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# 1

Aggregate Demand in an economy with leakages in the income-expenditure stream
Suppose an increase in autonomous spending (say, increase in investment) by 100 units raises
national income (Y) by 100 units, ∆Y = 100. As per simple Keynesian model national
output/income will increase in an amplified manner because of income multiplier. However,
we should know what the additional factors we will take into account while analyzing the
income multiplier effect.
We know that Y = C + S + T + M ; where S, T and M are leakages.
Given these leakages, we want to know how much of this increase in income will be spent on
domestically produced goods and services. We have already learnt that the amount of money
spent on domestically produced goods and services is the income left after tax payment,
spending on imported products and savings.
Given that: ∆Y = 100 (1)
b = 0.8, t = 0.2 and m = 0.1
Extra Taxes paid (∆T) = t ∆Y = 0.2 × 100 = 20 (2)
∆Y
D
= ∆Y - t∆Y = (1 - t)∆Y [where Y
D
= Disposable Income]
= (1 – 0.2) × 100
 ∆Y
D
= 80 (3)
Now, additional spending on imports (∆M) = m ∆Y
D
= m (1 - t)∆Y
= 0.1 × 80
 ∆M = 8 (4)
Net ∆Y
D
(i.e., Y
D
left after spending on imports) = ∆Y
D
– m ∆Y
D

= (1 - m) ∆Y
D

= (1 - m) (1 - t) ∆Y
= (1 – 0.1) × 80
 Net ∆Y
D
= 72 (5)
Now, additional spending on domestically produced goods and services (∆C) = b × Net Y
D

= b (1 - m) (1 - t) ∆Y
= 0.8 × 72
 ∆C = 57.6 (6)
2

Extra Savings (∆S) = (1- b) × Net Y
D

= (1 – 0.8) × 72
 ∆S = 14.4 (7)
Note that, (6) + (7) = (5) => ∆C + ∆S = Net ∆Y
D

(6) + (7) + (4) = (3) => ∆C + ∆S + ∆M = ∆Y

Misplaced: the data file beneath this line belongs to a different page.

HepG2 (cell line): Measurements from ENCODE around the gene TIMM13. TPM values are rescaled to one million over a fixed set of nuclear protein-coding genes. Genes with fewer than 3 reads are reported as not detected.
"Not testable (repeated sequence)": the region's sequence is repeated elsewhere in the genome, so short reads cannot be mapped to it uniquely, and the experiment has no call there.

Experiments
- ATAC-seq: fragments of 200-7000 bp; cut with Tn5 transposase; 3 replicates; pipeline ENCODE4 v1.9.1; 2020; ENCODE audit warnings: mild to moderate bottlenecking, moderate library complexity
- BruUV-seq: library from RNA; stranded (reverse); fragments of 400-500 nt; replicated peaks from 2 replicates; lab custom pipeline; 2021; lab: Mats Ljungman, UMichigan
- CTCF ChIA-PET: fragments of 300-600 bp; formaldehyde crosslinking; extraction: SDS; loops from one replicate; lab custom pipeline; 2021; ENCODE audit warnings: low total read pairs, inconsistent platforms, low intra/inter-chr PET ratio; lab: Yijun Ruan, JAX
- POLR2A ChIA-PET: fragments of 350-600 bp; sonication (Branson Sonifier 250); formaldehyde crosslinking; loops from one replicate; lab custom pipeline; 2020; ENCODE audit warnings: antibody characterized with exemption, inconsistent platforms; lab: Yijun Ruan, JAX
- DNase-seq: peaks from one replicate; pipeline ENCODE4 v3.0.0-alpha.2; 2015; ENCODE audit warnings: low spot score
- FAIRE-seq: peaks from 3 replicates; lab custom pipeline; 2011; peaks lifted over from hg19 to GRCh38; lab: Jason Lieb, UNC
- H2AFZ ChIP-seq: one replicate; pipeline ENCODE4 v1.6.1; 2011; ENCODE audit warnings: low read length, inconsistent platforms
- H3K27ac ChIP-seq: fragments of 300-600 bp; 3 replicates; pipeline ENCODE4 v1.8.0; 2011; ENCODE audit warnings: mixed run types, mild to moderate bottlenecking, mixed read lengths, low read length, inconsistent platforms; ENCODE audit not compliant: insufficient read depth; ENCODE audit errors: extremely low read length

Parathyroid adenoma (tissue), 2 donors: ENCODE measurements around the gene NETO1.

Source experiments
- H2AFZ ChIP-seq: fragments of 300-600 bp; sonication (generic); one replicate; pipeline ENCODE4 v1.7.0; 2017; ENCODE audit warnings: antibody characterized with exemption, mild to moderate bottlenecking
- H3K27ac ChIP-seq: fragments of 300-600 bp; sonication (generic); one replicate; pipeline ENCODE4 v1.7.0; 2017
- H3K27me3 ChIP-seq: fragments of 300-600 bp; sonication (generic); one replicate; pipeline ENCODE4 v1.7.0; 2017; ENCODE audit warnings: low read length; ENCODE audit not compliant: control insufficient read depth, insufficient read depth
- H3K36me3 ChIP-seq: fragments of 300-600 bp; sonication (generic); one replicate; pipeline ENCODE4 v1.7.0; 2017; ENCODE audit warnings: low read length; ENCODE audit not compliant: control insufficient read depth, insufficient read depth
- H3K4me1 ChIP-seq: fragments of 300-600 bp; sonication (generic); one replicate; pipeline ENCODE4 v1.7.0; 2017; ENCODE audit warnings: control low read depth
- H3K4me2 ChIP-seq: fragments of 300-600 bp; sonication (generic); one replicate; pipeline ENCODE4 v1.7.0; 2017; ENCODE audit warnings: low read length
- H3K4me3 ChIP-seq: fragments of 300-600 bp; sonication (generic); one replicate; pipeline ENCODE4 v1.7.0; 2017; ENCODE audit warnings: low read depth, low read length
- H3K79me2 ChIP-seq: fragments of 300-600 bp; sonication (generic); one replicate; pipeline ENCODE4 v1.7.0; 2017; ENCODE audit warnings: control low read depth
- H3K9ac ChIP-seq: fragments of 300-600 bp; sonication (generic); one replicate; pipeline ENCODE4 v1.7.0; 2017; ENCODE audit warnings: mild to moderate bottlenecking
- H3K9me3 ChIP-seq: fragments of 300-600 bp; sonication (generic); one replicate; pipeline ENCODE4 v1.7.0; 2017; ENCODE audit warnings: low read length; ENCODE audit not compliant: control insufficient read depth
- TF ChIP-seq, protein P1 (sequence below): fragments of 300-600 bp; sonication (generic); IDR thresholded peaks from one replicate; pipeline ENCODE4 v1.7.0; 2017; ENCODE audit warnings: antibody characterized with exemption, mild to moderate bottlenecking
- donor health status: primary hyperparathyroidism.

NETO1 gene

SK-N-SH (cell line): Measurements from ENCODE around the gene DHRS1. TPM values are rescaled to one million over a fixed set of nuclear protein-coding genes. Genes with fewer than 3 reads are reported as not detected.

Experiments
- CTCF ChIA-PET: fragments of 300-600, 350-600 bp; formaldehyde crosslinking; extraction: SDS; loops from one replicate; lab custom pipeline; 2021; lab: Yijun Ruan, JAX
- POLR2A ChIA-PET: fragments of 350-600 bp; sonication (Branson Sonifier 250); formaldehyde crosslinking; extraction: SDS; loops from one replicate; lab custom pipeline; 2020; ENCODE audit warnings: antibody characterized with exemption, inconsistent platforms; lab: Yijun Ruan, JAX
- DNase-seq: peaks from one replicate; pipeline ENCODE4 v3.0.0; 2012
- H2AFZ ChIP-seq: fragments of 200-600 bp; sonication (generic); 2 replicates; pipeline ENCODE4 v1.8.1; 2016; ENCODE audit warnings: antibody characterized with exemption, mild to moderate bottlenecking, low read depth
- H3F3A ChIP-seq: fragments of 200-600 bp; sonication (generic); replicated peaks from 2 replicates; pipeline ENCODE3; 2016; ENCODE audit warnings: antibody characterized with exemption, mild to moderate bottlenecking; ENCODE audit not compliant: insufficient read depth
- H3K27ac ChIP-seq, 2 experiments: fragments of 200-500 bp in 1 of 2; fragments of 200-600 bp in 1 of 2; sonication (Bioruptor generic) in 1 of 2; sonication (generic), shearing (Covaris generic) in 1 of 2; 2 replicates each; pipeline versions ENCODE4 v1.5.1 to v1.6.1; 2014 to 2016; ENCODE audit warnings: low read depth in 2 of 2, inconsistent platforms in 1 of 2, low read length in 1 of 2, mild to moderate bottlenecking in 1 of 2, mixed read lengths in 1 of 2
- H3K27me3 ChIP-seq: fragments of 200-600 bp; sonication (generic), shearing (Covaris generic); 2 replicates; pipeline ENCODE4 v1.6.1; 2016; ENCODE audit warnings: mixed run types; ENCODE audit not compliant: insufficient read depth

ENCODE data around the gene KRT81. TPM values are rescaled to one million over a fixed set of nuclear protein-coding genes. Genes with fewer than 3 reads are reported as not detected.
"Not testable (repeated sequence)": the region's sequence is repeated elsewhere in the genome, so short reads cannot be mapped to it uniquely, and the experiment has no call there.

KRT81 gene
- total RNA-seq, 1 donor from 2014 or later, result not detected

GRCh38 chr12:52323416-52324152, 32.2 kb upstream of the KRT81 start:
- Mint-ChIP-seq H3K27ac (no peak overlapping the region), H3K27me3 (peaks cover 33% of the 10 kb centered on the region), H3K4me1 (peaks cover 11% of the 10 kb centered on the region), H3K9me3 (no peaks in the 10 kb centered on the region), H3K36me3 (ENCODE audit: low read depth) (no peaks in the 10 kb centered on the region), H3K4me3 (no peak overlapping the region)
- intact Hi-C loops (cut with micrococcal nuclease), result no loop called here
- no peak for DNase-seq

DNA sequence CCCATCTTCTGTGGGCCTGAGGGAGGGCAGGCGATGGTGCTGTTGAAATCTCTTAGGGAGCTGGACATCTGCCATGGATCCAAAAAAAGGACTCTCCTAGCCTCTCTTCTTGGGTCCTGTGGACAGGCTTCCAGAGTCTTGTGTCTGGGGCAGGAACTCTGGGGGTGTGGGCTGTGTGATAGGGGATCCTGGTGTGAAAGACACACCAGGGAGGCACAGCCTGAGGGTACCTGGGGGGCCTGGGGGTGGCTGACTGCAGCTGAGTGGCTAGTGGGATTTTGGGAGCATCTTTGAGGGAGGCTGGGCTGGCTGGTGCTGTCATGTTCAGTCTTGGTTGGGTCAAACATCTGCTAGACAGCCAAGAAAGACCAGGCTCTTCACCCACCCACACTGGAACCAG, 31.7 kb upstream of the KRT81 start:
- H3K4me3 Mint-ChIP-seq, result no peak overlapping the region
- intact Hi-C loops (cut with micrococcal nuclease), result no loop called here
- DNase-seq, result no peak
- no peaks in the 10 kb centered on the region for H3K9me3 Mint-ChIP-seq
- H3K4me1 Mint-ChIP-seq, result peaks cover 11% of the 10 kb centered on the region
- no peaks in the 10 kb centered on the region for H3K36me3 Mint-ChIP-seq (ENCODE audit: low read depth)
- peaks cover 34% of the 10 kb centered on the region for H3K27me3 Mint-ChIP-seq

D

(6) + (7) + (2) + (4) = (1) => ∆C + ∆S + ∆T + ∆M = ∆Y
So, with the three leakages (savings, taxes and imports), consumption spending on
domestically produced goods and services will increase by 57.6 units when income increases
by 100 units. But if there were no leakages in the income-expenditure stream then with the
same amount of increase in income, consumption spending on domestically produced goods
and services would increase by b∆Y = 0.8 × 100 = 80 units. This shows that with leakages
consumption spending on domestically produced goods and services is lower than that without
leakages. Also note that, more the number of leakages, the lower is the consumption spending
on domestically produced goods and services. That means,
∆C (with S, T and M leakages) < ∆C (with S and T leakages) < ∆C (with S leakage)
Moreover, consumption spending on domestically produced goods and services also depends
on the propensity to save, propensity to import and the proportional tax rate.
From the above analysis we found that an initial increase in income will have lesser
impact on aggregate consumption spending on domestically produced goods and services when
there are leakages in the income-expenditure stream.